March 2012
Volume 53, Issue 14
Free
ARVO Annual Meeting Abstract  |   March 2012
Pupillary Responses To Offset And Onset Of Isolated Rod And Cone Stimuli Using A 4-Primary Photostimulating Method
Author Affiliations & Notes
  • Frederick T. Collison
    The Pangere Center for Hereditary Retinal Diseases, The Chicago Lighthouse for People Who Are Blind or Visually Impaired, Chicago, Illinois
  • Dingcai Cao
    Department of Ophthalmology and Visual Sciences, University of Illinois at Chicago, Chicago, Illinois
  • J. J. McAnany
    Department of Ophthalmology and Visual Sciences, University of Illinois at Chicago, Chicago, Illinois
  • Mohamed A. Genead
    The Pangere Center for Hereditary Retinal Diseases, The Chicago Lighthouse for People Who Are Blind or Visually Impaired, Chicago, Illinois
  • Gerald A. Fishman
    The Pangere Center for Hereditary Retinal Diseases, The Chicago Lighthouse for People Who Are Blind or Visually Impaired, Chicago, Illinois
    Department of Ophthalmology and Visual Sciences, University of Illinois at Chicago, Chicago, Illinois
  • Footnotes
    Commercial Relationships  Frederick T. Collison, None; Dingcai Cao, None; J. J. McAnany, None; Mohamed A. Genead, None; Gerald A. Fishman, None
  • Footnotes
    Support  Pangere Corporation; Grousbeck Foundation; NIH #R01EY019651 (DC); NIH#R00EY0195510 (JM)
Investigative Ophthalmology & Visual Science March 2012, Vol.53, 4823. doi:https://doi.org/
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      Frederick T. Collison, Dingcai Cao, J. J. McAnany, Mohamed A. Genead, Gerald A. Fishman; Pupillary Responses To Offset And Onset Of Isolated Rod And Cone Stimuli Using A 4-Primary Photostimulating Method. Invest. Ophthalmol. Vis. Sci. 2012;53(14):4823. doi: https://doi.org/.

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      © ARVO (1962-2015); The Authors (2016-present)

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Abstract

Purpose: : The purpose of the current study was to investigate the OFF-transient pupillary constriction, which is thought to be non-melanopsin mediated, with isolated rod and cone stimulation at the same light level.

Methods: : A commercially available four-primary stimulator (Diagnosys ColorDome) was used to generate isolated rod (25% contrast), and cone luminance (L+M+S 20% contrast), at 10 or 100 cd/m2, as well as S-cone (90% contrast) at 100 cd/m2. Pupil responses to stimulus onsets and offsets were recorded in six normal subjects using a frame-mounted infrared pupillometer (Arrington Research). Each trial started with a 30 second adaptation to the background (L+M+S+Rod), followed by alternated stimuli (10 sec) and background (10 sec). The percentages of constriction within a two second window of any light change were computed and differences among the conditions were evaluated using non-parametric Wilcoxon signed-rank tests.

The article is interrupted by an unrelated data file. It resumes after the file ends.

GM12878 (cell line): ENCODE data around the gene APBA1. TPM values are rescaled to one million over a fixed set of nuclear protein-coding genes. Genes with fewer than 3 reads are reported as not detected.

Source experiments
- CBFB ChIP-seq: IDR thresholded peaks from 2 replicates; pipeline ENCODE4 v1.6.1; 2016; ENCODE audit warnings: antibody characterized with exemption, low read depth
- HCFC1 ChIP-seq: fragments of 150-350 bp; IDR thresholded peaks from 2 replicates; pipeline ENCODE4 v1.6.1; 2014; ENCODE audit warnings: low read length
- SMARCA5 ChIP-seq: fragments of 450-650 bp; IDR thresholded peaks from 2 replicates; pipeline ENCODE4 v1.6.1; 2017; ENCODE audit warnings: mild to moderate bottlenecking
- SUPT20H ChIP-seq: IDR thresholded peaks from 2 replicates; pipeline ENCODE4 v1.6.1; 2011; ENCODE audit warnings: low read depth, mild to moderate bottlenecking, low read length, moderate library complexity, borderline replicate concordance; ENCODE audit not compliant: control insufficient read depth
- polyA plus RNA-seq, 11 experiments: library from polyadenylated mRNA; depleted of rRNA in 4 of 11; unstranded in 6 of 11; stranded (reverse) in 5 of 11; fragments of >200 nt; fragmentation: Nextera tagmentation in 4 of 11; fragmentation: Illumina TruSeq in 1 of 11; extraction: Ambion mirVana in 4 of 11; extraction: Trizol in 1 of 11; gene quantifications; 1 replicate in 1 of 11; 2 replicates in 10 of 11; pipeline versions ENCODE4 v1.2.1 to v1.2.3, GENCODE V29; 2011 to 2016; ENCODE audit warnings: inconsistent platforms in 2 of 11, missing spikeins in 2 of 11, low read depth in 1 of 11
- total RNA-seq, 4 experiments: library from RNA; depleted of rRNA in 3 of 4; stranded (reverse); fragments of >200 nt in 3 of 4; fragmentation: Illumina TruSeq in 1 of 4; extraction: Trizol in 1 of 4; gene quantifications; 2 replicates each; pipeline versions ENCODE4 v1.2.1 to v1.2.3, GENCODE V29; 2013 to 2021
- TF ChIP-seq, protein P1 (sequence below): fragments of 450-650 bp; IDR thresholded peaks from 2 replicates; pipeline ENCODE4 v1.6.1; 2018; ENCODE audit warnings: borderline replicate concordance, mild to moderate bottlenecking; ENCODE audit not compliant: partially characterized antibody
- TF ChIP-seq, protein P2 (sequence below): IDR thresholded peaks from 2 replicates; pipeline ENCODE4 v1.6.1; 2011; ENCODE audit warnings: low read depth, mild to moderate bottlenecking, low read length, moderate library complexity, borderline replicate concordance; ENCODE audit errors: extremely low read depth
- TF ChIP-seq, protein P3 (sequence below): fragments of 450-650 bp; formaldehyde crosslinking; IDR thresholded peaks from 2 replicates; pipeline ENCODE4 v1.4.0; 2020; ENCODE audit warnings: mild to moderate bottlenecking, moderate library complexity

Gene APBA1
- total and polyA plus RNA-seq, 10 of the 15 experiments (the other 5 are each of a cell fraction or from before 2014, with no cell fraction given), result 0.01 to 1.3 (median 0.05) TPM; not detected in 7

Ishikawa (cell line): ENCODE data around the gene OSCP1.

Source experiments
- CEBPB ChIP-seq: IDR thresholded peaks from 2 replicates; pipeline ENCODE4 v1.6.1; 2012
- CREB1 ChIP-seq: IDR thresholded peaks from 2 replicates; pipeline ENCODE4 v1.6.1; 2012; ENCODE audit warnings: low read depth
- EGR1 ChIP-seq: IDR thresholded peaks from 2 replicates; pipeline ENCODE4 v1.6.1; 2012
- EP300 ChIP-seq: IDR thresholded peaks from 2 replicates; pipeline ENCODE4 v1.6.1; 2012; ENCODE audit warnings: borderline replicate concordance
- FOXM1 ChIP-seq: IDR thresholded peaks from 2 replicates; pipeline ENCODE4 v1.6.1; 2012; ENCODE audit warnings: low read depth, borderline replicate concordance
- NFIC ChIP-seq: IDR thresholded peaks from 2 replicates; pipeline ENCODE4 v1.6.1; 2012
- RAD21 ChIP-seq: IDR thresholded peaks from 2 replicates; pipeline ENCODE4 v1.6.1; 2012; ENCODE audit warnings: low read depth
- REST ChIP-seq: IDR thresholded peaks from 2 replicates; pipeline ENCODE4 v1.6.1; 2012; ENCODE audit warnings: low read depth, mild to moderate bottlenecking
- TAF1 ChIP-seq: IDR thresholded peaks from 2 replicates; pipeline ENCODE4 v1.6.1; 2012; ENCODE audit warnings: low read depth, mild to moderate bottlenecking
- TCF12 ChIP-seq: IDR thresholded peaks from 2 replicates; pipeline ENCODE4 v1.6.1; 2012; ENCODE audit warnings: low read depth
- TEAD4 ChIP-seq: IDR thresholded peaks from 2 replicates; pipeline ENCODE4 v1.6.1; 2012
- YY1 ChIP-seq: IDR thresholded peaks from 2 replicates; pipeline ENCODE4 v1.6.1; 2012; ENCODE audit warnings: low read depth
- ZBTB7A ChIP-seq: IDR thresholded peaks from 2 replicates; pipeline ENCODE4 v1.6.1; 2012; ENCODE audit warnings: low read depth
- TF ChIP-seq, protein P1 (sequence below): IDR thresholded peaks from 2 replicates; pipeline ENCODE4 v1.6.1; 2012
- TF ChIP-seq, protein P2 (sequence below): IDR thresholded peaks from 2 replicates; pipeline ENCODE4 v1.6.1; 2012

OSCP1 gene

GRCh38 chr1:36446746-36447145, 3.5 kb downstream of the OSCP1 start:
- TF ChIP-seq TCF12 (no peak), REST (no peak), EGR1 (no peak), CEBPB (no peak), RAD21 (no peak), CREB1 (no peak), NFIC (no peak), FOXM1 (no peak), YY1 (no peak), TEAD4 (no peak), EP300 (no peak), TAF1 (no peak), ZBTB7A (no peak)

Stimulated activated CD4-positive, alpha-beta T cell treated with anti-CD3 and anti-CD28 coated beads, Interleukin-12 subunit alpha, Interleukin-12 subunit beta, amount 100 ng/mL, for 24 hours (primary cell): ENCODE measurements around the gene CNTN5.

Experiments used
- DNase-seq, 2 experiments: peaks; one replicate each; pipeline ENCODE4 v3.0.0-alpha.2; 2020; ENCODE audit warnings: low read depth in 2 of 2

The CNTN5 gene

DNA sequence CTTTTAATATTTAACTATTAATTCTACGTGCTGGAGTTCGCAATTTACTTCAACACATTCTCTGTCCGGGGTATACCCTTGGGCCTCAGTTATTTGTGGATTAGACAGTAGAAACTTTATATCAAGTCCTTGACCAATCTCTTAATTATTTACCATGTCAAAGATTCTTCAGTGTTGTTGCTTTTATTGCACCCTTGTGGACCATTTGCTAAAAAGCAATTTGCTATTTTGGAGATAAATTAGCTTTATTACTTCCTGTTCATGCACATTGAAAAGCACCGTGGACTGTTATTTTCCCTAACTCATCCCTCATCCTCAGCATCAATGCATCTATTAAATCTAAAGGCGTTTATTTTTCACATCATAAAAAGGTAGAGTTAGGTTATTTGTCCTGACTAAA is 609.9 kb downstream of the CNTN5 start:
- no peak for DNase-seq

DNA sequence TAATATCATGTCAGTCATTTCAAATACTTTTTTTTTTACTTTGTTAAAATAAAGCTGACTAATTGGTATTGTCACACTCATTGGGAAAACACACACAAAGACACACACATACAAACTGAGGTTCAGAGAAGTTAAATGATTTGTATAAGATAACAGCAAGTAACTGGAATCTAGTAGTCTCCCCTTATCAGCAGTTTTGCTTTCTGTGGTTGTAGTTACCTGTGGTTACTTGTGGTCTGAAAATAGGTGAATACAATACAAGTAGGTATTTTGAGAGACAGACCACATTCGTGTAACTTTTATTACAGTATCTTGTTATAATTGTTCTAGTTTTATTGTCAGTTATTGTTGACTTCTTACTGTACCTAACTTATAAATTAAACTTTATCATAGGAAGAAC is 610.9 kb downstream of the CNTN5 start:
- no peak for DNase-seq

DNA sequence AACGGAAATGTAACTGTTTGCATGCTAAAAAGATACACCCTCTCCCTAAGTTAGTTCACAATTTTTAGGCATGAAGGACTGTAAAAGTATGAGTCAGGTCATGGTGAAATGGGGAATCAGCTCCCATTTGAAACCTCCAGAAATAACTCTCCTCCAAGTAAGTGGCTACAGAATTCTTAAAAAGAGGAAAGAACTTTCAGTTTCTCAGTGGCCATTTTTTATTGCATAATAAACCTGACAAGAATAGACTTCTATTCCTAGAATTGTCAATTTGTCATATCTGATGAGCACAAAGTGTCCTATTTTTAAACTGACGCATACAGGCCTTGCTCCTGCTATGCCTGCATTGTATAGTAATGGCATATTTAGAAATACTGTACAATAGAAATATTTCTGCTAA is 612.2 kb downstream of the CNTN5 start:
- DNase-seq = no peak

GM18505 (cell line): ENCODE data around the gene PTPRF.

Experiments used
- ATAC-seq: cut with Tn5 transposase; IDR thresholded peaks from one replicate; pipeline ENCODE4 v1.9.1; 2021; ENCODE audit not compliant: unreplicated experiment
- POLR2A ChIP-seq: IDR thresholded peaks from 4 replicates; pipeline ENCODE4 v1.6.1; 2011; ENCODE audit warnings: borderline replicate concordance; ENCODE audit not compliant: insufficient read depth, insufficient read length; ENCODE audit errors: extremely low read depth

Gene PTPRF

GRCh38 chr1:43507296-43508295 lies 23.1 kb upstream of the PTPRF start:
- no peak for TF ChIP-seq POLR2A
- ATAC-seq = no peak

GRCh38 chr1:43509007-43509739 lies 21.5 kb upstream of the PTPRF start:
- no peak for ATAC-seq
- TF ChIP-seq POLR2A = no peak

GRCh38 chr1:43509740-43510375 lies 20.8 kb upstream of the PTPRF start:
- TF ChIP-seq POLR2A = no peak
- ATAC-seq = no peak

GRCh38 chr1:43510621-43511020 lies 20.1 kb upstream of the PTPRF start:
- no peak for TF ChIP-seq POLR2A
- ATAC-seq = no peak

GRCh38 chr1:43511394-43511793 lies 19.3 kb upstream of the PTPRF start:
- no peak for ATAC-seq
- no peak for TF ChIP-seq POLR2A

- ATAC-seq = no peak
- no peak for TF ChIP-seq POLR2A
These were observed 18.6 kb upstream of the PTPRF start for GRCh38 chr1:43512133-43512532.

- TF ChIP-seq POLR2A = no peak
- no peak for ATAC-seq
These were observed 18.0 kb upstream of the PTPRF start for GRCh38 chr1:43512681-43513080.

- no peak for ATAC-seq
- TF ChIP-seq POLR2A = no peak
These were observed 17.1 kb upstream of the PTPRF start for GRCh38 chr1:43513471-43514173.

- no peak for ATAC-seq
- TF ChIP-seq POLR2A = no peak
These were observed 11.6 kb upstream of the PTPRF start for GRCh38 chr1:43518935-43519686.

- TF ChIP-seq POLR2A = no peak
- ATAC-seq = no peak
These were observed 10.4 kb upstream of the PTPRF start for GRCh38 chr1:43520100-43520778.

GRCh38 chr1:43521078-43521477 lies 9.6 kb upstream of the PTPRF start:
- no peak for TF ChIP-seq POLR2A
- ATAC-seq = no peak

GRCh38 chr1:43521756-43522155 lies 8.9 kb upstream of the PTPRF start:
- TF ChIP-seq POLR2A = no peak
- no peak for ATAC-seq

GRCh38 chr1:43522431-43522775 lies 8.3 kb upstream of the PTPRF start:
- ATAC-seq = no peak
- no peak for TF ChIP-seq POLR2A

Results: : For isolated S-cone stimuli at 100 cd/m2, the pupil constriction to decrement was greater than to increment (15.8% vs. 8.3%, p = 0.028). For other stimulus types, increment constriction was greater than decrement constriction at both 10 cd/m2 and 100 cd/m2 (p = 0.028). A small constriction to decrement was found for both rods (5.2% at 10 cd/m2, p = 0.035; 7.7% at 100 cd/m2, p = 0.028) and L+M+S cones (4.0% at both light levels, p = 0.028).

Conclusions: : The paradoxical transient pupil constriction to overall light decrease found in some patients with retinal dysfunctions has previously been observed in subjects with normal vision using chromatic stimuli. Using our isolated stimuli, we reliably elicited transient pupil constrictions to rod, L+M+S cone and S cone onset, as well as to S cone offset. Small constrictions were found to rod and L+M+S cone offset. Our method may have applications in differentiation of rod pathway dysfunction from cone pathway dysfunction, particularly in patients who exhibit the paradoxical pupillary response.

Keywords: color pigments and opsins • pupillary reflex • photoreceptors 
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